Remember back in September 2009, UFC President Dana White came down hard on Strikeforce and Showtime about signing Herschel Walker?

White told Mike Chiappetta on the Inside The Ultimate Fighter podcast, "People think we're anti-competition? We're anti-dumb competition. Doing stupid things like this, putting a 50-year-old (Walker was 47) guy in the Octagon for the first time, and then going out there putting out press releases like it's a big deal because you signed a 50-year-old Herschel Walker? Are you serious?" 

Dana White you cannot be serious?

Did you see the James Toney interview?

You were critical of Strikeforce, yet you are doing the same thing.  

Toney is a 41 year-old professional boxer that frequently enters the ring out of shape. Toney has been caught twice for using steroids before fights.

Walker is a former professional football player with a fifth-degree black belt in tae kwon do. He remains in great shape even at 48 years old.

 

Toney is often spotted smoking a cigar; he even has his own line of cigars called “Lights Out.”

 

Walker performs 2,500 sit-ups and 1,500 push-ups every morning and carries his self as an excellent athlete.

Strikeforce matched Walker with an opponent that matched his skill set. Toney is fighting Randy Couture a three-time former heavyweight champion and a two-time lightweight champion. Most fans see this circus act a mile away.

Herschel Walker was prepared to fight in the cage. James Toney is not ready; he should stick to boxing only.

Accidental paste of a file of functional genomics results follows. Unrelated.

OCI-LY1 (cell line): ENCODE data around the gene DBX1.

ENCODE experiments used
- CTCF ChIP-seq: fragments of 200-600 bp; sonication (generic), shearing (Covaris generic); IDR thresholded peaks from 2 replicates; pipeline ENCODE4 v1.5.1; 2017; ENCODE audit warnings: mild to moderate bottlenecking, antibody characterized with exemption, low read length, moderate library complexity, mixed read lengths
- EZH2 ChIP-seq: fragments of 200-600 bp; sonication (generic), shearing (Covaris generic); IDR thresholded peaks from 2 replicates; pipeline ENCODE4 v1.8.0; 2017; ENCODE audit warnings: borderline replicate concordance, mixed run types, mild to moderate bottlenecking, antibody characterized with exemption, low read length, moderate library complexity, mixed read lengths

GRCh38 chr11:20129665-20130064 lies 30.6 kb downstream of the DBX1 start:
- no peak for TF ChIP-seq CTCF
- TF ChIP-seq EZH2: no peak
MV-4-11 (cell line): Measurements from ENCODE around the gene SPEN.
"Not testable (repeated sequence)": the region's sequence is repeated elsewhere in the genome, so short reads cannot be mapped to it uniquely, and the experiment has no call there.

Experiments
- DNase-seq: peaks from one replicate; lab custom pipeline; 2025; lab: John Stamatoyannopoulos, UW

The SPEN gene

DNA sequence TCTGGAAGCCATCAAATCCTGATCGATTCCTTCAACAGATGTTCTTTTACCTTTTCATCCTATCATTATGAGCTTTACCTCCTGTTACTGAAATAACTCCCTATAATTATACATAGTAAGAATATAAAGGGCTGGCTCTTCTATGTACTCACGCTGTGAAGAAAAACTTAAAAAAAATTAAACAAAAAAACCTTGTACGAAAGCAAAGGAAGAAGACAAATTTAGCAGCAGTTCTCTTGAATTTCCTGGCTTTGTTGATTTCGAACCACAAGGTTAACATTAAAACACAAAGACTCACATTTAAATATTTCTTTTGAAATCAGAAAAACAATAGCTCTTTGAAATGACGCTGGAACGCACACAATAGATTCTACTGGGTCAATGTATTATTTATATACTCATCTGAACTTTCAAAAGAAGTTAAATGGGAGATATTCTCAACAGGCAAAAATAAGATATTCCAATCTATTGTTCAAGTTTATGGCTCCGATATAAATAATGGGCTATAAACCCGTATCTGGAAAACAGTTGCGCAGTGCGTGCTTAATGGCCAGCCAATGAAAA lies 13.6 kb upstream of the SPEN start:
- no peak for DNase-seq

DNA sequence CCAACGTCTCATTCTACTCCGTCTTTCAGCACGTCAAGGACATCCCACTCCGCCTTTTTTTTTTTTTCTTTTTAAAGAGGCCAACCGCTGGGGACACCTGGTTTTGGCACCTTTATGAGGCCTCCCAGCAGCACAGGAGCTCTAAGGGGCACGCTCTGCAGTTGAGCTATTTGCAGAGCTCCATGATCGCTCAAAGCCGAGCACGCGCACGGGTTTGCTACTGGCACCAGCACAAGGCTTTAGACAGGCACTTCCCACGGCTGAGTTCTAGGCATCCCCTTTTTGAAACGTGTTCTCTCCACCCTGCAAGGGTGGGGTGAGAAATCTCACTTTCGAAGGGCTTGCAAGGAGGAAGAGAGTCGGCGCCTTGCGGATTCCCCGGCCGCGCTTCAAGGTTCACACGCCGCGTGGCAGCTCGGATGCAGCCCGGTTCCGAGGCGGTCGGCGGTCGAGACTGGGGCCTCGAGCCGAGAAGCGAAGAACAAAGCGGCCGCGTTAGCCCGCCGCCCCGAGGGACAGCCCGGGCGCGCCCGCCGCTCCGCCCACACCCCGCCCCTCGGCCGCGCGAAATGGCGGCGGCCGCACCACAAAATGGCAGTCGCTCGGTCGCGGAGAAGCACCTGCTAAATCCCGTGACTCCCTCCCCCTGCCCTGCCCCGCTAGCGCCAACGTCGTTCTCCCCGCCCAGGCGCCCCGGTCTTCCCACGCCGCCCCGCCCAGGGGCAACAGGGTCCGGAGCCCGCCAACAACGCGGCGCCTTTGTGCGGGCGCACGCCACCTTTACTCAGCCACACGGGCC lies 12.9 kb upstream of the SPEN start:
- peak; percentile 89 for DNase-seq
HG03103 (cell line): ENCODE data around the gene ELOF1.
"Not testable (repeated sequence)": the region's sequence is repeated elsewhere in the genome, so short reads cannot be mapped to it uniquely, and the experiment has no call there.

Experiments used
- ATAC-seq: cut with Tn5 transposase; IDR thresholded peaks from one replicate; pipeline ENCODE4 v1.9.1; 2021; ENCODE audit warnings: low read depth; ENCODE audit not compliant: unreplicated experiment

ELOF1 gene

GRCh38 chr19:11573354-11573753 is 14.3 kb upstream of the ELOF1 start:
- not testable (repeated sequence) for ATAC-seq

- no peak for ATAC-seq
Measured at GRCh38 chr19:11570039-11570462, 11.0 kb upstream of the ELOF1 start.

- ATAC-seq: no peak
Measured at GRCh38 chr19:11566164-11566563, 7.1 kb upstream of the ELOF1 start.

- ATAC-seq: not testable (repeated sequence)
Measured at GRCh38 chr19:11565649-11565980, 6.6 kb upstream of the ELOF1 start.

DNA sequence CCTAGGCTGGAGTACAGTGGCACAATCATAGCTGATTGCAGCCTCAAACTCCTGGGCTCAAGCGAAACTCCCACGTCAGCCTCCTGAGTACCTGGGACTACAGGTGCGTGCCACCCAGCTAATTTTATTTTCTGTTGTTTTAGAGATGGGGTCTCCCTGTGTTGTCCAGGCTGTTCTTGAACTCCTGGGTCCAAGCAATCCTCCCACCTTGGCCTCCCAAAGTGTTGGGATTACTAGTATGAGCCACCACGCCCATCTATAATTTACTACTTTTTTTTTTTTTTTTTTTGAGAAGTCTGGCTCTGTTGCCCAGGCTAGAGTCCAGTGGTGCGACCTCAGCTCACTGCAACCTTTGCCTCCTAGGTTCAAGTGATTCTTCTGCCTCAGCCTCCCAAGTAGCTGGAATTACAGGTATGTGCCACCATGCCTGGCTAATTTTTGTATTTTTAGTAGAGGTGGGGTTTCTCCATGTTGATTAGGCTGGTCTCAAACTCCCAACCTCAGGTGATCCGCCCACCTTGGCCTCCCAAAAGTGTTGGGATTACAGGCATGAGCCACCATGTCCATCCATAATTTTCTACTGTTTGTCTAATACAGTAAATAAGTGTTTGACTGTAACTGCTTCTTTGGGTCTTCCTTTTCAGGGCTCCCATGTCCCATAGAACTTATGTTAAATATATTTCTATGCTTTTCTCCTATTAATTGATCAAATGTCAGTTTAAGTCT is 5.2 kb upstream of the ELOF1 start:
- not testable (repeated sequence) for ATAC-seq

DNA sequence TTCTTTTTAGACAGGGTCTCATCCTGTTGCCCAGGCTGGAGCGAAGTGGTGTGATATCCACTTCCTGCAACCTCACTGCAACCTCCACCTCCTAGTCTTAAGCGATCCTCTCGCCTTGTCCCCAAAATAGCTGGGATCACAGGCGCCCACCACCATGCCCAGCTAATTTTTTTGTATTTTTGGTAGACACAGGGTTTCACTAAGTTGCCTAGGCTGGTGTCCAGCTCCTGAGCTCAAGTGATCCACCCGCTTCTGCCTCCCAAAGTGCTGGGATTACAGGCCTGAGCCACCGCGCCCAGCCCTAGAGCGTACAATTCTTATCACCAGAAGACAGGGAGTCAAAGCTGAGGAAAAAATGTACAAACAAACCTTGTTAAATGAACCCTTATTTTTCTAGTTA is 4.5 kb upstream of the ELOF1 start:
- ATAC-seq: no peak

In my opinion, this fight should have been fought on April 1, because this is a joke.

Dana White: It looks like you're setting out to give boxing a black eye.

I think BJ Penn put it best in his book, "Why I Fight," "while a fighter has to be talented and successful to earn the opportunities he gets, the UFC's matchmaking is not based on rankings, statistics, or who deserves a title shot. It's based on how much money a match will generate for the UFC. Nothing more, and nothing less."

Before you call out Strikeforce again for any match, remember the name James Toney!
Posted by Kevin Richardson at 9:12 PM | | Comments (16)
        

July 4, 2010

Brock Lesnar retains his UFC belt

Congratulations to UFC heavyweight champion Brock Lesnar for retaining his belt and withstanding a tough first round against challenger Shane Carwin at UFC 116 in Las Vegas on Saturday. Carwin won the first round by displaying a ground and pound unlike anything Lesnar had seen in his previous five fights.

After Carwin connected on an uppercut in the first round, Lesnar looked unsure of himself while trying to box with Carwin.

After the fight went to the ground, referee Josh Rosenthal kept a close eye on the jabs and elbows that landed on Lesnar.

I have seen many referees stop fights with far less punishment, but I think Rosenthal made the right decision to let the fight continue past the first round.

Going into the fight, I thought Lesnar had to take it to the ground and Carwin had to keep the fight on his feet. But, after seeing the fight, I have to wonder if Lesnar’s game plan was to have Carwin punch himself out, and he would eventually win the match in the later rounds.

Lesnar and Carwin showed some flaw in their MMA fighting game. Clearly, Lesnar has to work on his standup and Carwin his cardio.

After the fight, Lesnar said, “I just had to weather the storm. He’s got some heavy shots. I just had to hang back. I knew he was getting tired. Each shot was less dramatic than the other, and I thought, ‘I’ll just let him go.’”

This fight was voted the “Submission of the Night.” I clearly disagree. I think the Chris Leben and Yoshihiro Akiyama fight should have won.

The co-main event of Leben and Akiyama was the biggest slug fest of any of the fights on the card. Leben has a chin of steel and a heart to match.

On several occasions after being hit with a punch, you thought Leben was out on his feet. Leben persevered and won by submission with a triangle choke in the third round. This fight was named the “Fight of the Night”.

Other fight results:

Chris Lyte submitted Matt Brown

Stephan Bonnar won by a TKO (punches) over Krzysztof Soszynski